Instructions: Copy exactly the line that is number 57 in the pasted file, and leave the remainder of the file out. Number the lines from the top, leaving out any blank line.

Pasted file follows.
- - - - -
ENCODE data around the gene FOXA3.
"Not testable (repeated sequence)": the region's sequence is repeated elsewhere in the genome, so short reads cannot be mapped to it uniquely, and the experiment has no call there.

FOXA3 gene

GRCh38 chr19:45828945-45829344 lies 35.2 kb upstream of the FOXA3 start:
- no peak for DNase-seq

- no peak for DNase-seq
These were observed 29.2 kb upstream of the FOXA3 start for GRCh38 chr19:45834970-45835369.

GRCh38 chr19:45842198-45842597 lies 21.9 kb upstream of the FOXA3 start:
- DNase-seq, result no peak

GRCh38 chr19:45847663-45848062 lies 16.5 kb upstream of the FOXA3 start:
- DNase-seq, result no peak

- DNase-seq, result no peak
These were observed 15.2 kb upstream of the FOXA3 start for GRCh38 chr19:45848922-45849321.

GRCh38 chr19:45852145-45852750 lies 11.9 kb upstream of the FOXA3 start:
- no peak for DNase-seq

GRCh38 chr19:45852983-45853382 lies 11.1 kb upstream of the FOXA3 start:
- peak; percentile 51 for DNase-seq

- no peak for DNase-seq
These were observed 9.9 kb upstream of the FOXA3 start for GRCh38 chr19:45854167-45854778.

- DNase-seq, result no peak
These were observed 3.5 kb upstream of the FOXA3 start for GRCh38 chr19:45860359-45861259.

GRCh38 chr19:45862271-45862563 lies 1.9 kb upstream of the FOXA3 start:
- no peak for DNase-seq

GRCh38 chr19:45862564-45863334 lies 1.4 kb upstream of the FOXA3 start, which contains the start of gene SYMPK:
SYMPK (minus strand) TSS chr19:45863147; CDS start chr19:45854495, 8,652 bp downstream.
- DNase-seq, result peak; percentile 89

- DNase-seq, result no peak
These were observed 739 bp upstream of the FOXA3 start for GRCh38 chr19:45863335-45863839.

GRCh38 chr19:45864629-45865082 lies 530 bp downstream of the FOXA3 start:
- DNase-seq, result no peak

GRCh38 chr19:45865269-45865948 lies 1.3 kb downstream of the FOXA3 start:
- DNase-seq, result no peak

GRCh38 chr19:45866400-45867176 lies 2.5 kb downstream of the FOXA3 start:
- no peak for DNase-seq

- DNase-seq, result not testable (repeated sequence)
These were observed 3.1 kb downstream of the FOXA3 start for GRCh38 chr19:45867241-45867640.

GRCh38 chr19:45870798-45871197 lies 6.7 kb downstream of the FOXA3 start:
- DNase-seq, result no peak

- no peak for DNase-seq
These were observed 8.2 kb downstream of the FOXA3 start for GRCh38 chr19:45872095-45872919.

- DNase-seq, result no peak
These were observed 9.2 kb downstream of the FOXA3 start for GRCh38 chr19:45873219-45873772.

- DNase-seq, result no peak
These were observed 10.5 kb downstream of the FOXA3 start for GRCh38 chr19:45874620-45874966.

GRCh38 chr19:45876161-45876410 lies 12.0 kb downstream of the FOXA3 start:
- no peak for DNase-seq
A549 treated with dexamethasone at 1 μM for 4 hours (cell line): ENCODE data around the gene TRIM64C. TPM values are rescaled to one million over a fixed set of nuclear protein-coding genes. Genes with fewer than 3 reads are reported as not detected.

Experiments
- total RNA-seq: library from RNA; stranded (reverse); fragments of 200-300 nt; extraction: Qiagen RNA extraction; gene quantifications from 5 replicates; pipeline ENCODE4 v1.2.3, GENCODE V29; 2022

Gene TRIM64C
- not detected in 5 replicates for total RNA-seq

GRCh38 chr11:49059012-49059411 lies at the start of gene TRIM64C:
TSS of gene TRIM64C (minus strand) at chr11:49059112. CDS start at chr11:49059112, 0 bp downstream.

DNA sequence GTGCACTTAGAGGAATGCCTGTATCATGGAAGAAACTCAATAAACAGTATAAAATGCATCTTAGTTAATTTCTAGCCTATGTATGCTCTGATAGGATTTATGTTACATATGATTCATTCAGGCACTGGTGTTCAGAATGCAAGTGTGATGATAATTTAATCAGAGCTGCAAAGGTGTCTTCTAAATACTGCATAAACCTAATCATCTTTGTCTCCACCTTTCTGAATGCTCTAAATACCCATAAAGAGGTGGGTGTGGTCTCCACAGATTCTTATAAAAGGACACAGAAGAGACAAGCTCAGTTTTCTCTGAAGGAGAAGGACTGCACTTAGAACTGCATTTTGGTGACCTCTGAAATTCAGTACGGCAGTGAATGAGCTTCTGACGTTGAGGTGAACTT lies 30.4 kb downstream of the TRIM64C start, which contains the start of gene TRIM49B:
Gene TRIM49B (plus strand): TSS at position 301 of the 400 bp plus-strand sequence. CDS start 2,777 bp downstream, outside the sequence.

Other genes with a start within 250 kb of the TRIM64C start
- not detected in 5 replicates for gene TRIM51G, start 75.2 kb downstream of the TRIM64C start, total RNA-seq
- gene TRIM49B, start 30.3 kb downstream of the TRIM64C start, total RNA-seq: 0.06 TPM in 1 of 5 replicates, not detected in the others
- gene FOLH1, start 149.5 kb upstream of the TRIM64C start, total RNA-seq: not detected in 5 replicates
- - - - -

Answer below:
- not detected in 5 replicates for gene TRIM51G, start 75.2 kb downstream of the TRIM64C start, total RNA-seq